CRISPR nucleases can be used to create iPSC lines with specific genomic modifications (as above). The capability to genetically incorporate (or correct) disease-causing point mutations in patient-derived iPSC lines will be invaluable for elucidating disease mechanisms through functional genomics, for identifying therapeutic agents and for the development of new cell-based therapies. The GEC has now been merged with the Induced Pluripotent Stem cell (iPSC) facility, which banks patient fibroblasts, generates iPSCs, and develops iPSC differentiation schemes. This allows for a seamless transition from patient derived iPSC generation to the engineering of modified iPSC lines. The GEP will have access to all the capabilities of this newly combined Center.
Projects to develop custom iPSC lines are divided into several steps with phases (Table 1) and billed upon the completion of each phase:
Donor design and creation services – Prices vary depending on project. Please contact us to get a quote.
To produce user-defined knockin mutations (e.g. incorporation of disease-causing point mutations), a donor substrate (either DNA fragment or oligonucleotide) must be co-delivered with the CRISPR nuclease and incorporated into the locus by homology directed repair. We offer donor plasmid and donor oligonucleotide design and validation services in addition to the requisite CRISPR nucleases.
- For each knockin project, a GEiC scientist will discuss your overall project goals and design appropriate plasmid or oligonucleotide donors.
Donor validation services
Once a donor substrate and functional CRISPR nuclease have been created, we use one of our well-characterized “core” cell lines (e.g. human K562, mouse N2A) to confirm that the donor and CRISPR nuclease are creating the desired modification. Depending on the functional assay used to validate your modification, we can often give you an approximate frequency of the modification.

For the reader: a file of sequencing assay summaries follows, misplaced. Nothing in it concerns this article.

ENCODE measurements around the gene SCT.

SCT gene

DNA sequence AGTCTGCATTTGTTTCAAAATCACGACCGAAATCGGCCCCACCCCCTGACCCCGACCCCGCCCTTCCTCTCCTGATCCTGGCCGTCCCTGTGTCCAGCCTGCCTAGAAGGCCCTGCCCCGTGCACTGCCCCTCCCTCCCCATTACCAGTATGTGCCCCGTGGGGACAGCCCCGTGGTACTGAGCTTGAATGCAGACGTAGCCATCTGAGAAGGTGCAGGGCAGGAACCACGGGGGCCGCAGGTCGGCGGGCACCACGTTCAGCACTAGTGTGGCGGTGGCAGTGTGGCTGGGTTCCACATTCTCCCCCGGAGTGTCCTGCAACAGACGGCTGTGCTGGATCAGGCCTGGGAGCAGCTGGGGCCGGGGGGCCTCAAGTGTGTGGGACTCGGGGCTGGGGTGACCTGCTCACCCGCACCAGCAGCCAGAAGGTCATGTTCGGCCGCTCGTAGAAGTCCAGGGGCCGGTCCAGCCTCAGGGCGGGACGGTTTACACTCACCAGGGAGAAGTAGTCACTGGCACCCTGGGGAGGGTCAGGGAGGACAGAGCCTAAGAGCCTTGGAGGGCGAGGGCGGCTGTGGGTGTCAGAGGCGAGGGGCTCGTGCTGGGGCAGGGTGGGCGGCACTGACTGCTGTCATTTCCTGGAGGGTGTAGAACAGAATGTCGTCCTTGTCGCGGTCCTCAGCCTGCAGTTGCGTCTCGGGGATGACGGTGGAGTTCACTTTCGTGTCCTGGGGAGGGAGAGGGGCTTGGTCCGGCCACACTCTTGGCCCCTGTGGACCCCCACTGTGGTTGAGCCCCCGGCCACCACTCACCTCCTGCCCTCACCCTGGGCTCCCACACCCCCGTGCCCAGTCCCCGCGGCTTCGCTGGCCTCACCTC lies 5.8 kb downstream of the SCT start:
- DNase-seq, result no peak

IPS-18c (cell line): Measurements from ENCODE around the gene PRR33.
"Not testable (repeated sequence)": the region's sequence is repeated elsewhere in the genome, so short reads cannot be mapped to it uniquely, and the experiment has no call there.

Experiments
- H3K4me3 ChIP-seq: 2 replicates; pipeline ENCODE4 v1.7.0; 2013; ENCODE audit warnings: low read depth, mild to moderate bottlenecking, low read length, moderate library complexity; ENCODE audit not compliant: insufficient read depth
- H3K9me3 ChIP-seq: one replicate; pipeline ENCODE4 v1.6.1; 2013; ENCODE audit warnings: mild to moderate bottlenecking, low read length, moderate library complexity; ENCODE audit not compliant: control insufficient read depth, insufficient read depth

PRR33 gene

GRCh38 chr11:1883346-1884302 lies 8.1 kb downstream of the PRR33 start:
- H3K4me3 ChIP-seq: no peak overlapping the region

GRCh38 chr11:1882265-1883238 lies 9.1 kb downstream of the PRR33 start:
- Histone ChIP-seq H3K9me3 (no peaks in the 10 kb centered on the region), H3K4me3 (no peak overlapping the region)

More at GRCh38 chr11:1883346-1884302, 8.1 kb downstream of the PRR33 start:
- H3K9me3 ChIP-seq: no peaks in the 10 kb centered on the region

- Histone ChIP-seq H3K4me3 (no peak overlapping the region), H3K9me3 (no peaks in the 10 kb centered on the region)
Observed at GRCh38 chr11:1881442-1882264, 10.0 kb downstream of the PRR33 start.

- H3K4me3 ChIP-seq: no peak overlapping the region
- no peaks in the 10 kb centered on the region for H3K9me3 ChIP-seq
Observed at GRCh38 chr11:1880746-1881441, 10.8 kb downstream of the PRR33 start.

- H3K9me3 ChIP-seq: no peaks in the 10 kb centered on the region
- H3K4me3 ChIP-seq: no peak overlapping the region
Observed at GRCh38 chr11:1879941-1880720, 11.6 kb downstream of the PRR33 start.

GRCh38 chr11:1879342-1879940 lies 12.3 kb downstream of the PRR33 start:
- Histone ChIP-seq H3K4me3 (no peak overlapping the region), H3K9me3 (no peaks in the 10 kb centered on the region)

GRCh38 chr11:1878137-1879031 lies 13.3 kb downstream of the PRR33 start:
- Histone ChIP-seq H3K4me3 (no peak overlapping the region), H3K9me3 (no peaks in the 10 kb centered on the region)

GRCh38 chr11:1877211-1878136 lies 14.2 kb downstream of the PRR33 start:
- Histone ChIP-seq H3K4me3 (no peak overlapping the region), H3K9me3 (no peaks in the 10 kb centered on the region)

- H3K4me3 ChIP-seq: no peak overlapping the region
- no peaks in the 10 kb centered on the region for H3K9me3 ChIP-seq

Table 1: Cell Line Creation Phases: Evaluation phase – Prior to taking on a custom cell line project, we test several key criteria before moving forward. We optimize transfection efficiency (typically by nucleofection), we determine the rate of homology directed repair in the desired cell line, and we determine if the desired cell line can grow out from a single cell clone. Phase 0 – CRISPRNucleases are designed, assembled, and validated using our mismatch detection assay in one of our “core” cell lines. If the project involves a donor substrate (i.e. making a point mutation or adding epitope tag), we design and assemble the donor substrate and validate that the desired modification is occurring in one of our “core” cell lines. Phase I – The reagents that have been validated in Phase 0 are used for transfection in the researcher-defined cell line. The phase is complete once the desired modification has been detected in the transfected cell pool. Phase IIA – Single cell dilution cloning is performed to generate pure single cell derived clones, these cells are expanded, and then screened for the desired modification. We will screen up to 500 clones. Phase IIB – Positive clones are expanded and the genotype is reconfirmed prior to clone cryopreservation. Phase IIC – Prior to shipping the modified cells, we perform a test for mycoplasma infection. In the case of modified pluripotent stem cells, they are also monitored for expression of pluripotent markers and tested for chromosomal abnormalities to ensure, to the best of our ability, that the cells retained pluripotent potential throughout the genome engineering procedure.